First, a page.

The man expected to be Mexico’s next president is considering a radical new approach in the long-running war on the drug trade: amnesty. Andres Manuel Lopez Obrador, who has a wide lead ahead of Sunday’s presidential election, said that if he wins he may push for a law allowing some nonviolent criminals to walk free, the Los Angeles Times reports. “I will not rule out any option” to achieve peace, he said in a debate. His advisors acknowledged that it was a clumsy way to roll out such a controversial proposition, but they said it is something the campaign is seriously considering. They said amnesty would be part of a broader shift away from punitive measures and toward “transitional justice,” a term used to describe the way countries emerge from periods of conflict and address large-scale or systematic human rights violations.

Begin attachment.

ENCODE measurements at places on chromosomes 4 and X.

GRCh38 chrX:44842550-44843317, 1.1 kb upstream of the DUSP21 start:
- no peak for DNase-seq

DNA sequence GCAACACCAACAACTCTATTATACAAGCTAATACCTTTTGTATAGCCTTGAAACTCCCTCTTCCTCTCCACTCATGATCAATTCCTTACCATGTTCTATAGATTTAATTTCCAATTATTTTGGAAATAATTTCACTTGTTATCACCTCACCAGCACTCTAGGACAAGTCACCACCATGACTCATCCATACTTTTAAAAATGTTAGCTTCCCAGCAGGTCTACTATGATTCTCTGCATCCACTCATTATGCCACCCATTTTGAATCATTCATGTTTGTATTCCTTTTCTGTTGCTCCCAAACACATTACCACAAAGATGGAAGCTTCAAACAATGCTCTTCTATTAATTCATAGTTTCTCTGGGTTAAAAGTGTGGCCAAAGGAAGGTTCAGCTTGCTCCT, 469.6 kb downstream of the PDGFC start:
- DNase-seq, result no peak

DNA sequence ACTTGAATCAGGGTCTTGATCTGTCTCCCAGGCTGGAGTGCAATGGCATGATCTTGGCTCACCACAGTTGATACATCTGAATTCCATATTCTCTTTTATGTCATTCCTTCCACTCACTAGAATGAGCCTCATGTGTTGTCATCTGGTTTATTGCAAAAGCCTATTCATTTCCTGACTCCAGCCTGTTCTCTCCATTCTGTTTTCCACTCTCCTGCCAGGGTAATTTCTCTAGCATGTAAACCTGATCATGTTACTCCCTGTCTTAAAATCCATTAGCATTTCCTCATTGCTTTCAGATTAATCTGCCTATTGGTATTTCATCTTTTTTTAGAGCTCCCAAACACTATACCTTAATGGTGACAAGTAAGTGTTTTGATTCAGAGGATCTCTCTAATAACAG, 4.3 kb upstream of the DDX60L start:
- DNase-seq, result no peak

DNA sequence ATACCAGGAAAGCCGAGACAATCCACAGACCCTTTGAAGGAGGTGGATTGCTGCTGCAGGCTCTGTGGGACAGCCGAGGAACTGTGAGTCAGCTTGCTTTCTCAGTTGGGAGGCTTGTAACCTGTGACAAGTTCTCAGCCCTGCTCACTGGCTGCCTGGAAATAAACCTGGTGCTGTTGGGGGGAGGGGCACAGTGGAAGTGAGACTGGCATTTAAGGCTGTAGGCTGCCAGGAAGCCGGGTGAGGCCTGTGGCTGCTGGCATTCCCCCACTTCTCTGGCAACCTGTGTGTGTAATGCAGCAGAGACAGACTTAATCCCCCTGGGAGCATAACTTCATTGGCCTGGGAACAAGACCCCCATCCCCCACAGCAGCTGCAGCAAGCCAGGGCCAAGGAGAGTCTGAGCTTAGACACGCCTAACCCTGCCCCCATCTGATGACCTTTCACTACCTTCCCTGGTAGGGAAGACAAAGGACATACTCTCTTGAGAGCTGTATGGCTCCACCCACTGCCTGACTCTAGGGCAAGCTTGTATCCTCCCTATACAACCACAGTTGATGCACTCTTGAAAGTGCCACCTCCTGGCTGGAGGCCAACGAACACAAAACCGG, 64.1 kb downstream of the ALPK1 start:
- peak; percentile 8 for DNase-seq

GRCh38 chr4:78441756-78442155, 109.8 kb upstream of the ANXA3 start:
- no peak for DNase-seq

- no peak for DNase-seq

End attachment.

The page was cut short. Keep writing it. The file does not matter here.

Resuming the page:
Olga Sanchez Cordero, a retired Supreme Court judge who is expected to be named interior secretary if Lopez Obrador wins, told Reforma newspaper that the amnesty would be a “pacification strategy” that would shield some low-level criminals who grow, use and transport narcotics. The effort, she said, would help reintegrate into society some of the estimated 600,000 Mexicans employed by drug cartels. She said Lopez Obrador is weighing decriminalizing drug consumption and launching a truth-and-reconciliation process. That undertaking, as it was carried out in post-apartheid South Africa, involves the creation of a commission tasked with exposing past wrongdoing by a government or others. Alfonso Durazo, whom Lopez Obrador plans to nominate as his secretary of public security, said at a forum on violence that the candidate “has proposed a process of peace and national reconciliation, not a pact with organized crime.”